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What OSHA regulations apply to small businesses? And what is a small business to OSHA?

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Occupational safety built into your growing business can set you up for success later

OSHA regulations genuinely help private-sector employers improve workplace safety. Even if your business operates a relatively “safe” operation like retail, state and federal OSHA regulations are a good guidepost for what to consider in the future. 

Among some small businesses, however, OSHA standards and regulations are applied with less legal force than to large businesses. This helps relieve OSHA inspectors and small business owners operating with one or two employees or contractors.

But any small business owner with the drive to grow their company should be aware of OSHA requirements as they expand. Taking steps to integrate and understand OSHA regulations today when you don’t have to is a useful way to grow with fewer headaches later when you do have to report and record instances of workplace safety hazards or illnesses.

An important note about OSHA regulations: OSHA rules and standards are subject to change and frequently do from year to year. OSHA maintains a Small Business Handbook worth reviewing for the latest legal requirements (PDF).

Small businesses with 10 or fewer employees do not need to maintain OSHA injury records

Unless the Bureau of Labor Statistics requires your business to record injury records, most small businesses don’t need to maintain records on workplace injuries and illnesses per OSHA standard 1904.1. Even post-COVID, which during the pandemic was itself a reportable illness, your business is exempt from this reporting rule.

OSHA standards for most private sector employers are based on the maximum number of employees you had in the last 12 months. So if you briefly staffed up to 11 employees in the summer, you’ve exceeded the “ten or fewer employees” rule and OSHA inspectors can conduct an inspection. 

In Indiana, there are two OSHA inspectors for the whole state, so akin to being audited by the IRS, the chances of being inspected are relatively low for most businesses. But the state and federal agency reserves the right and if an employee is hurt, reporting requirements are almost certain to follow. An in-person inspection is also likelier if you’ve had a reportable incident.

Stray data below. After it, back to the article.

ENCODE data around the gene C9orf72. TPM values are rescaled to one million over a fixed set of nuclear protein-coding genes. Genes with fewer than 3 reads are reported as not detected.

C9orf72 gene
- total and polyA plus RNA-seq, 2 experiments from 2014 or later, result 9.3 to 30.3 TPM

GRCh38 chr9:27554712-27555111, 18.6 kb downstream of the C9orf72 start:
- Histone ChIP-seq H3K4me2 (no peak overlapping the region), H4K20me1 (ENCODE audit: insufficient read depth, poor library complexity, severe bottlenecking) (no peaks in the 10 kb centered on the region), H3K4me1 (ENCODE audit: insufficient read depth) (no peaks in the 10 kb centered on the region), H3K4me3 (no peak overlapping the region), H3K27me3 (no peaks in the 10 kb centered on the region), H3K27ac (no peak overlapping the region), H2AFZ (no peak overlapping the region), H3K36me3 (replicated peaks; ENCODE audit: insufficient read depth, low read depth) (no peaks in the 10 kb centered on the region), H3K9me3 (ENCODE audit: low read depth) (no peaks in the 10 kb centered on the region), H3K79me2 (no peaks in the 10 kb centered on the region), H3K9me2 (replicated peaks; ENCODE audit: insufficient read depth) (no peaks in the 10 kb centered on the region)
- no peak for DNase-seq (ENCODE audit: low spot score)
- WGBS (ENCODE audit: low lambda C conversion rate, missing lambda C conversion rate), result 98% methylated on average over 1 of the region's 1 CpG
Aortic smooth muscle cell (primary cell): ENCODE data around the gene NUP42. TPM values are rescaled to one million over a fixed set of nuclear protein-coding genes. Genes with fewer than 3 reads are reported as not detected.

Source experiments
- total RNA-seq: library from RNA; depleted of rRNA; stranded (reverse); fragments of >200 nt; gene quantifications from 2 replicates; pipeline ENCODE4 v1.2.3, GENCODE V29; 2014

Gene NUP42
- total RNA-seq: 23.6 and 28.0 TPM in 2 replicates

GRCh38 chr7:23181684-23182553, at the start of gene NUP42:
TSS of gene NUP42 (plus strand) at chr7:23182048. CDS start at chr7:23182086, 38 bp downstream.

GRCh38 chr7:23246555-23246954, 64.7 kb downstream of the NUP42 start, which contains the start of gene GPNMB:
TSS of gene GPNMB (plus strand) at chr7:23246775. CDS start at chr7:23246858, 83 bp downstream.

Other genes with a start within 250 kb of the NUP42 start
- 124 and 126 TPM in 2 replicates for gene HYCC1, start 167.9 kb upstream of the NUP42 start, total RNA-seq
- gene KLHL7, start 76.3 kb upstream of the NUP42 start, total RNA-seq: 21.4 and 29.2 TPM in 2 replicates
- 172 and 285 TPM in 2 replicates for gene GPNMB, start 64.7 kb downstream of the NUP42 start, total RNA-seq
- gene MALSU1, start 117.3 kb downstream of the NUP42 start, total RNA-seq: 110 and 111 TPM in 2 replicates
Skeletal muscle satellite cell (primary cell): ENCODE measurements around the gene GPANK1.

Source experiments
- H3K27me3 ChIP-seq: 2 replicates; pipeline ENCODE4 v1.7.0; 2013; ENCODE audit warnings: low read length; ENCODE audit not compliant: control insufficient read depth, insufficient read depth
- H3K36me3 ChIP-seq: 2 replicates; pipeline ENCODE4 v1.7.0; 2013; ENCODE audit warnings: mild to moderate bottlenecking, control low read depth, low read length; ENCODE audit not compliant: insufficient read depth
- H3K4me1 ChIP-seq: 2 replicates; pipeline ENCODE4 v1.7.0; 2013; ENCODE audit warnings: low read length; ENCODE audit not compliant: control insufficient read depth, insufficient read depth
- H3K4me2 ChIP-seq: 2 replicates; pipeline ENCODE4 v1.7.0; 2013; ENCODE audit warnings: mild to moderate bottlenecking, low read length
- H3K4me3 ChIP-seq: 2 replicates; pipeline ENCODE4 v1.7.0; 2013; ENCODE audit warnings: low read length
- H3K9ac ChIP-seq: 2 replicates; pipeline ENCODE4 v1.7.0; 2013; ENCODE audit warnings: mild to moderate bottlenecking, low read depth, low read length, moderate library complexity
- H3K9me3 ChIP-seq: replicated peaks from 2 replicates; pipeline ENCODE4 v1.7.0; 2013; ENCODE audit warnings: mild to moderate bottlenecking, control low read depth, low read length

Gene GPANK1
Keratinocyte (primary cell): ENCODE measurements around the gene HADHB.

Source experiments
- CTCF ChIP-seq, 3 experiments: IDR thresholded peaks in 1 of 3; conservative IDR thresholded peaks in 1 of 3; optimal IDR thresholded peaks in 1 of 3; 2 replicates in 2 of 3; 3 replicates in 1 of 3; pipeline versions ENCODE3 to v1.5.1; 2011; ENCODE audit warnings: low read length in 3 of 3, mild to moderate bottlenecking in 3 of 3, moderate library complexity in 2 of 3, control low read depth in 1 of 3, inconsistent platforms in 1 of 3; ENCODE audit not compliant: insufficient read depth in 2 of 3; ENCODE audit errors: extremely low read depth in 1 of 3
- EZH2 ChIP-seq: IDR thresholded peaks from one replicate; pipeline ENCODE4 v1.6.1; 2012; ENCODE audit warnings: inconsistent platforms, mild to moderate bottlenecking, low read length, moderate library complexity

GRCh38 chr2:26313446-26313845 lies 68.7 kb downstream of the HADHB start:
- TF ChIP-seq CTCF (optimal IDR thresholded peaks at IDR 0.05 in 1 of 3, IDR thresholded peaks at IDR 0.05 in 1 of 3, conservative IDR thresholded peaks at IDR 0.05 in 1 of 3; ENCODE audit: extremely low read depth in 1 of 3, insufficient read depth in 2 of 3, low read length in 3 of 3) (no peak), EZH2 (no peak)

Some low-risk industries are exempt, even with 10 or more employees

OSHA maintains a list of small businesses “partially exempt” from some OSHA regulations and reporting requirements. This includes everything from bookstores to florists to shoe stores but also several kinds of office work and even some transportation-related businesses. Check the full list for your industry.

Indiana small businesses and public sector employees follow a different plan

Indiana is one of about two dozen states that operate under a state-run occupational safety and health administration plan approved through the federal government. Indiana law applies to most private sector workers and all state and local government public sector employees.

IOSHA follows the federal OSHA standards closely, too. You can review the full Indiana State OSHA plan, but Indiana’s plan exempts maritime employment and a few other employers under the auspices of federal agencies like the postal service and airlines. 

Indiana’s OSHA requirements apply most frequently to employers with more than 250 employees. Small businesses are partially exempt with 249 or fewer employees. More details can be found via the Indiana Department of Labor.

Consider following the self-inspection checklist

Depending on your workplace, you may consider following the safety measures that meet OSHA safety standards as good practice. Not only will it help systematize your business as it grows, it’ll also protect your employees. 

  • The most common workplace injuries surround ladders, forklifts, and failure to use proper personal protective equipment for eyes and faces. These and other fall protection measures have been high on the list of work-related injuries for more than a decade.
  • Respiratory protection skyrocketed to the top of the list during COVID-19, but remains a concern, too, for some workplaces depending on their environment.

The aforementioned OSHA Small Businesses Handbook has a list of self-inspection checklist items. But, generally, small business owners should self-audit to check for:

  • Potential hazards
  • Marking and abating known workplace hazards, like hazardous chemicals (including fertilizers, paint strippers, and other “every day” substances)
  • The effectiveness of PPE and employee compliance on the job

The checklist primarily suggests:

  1. Reviewing electrical safety, such as proper grounding and handling
  2. Fire protection and exit route safety
  3. Lockout/tag-out procedures
  4. Respiratory protection
  5. Surface safety, particularly in food service (something your local health department is already enforcing)
  6. Materials and handling storage
  7. Machinery and machine guarding
  8. Labels, signage, and hazard communication

Get your employees or yourself trained in OSHA 10 or 30-hour courses

Vantage Point offers OSHA 10 and 30-hour training to employers of all sizes. You can ensure workplace safety and improve the safety and health of your employees at any size and should work to reduce or eliminate the unnecessary risk of a workplace incident. 

We routinely tell people that, like avoiding an IRS audit, “It’s cheaper to do it right the first time than dealing with OSHA violations, inspectors, audits, and reporting requirements.” 

OSHA’s requirements aren’t overly onerous, but the average small business owner can easily overlook simple safety rules OSHA inspectors won’t. 

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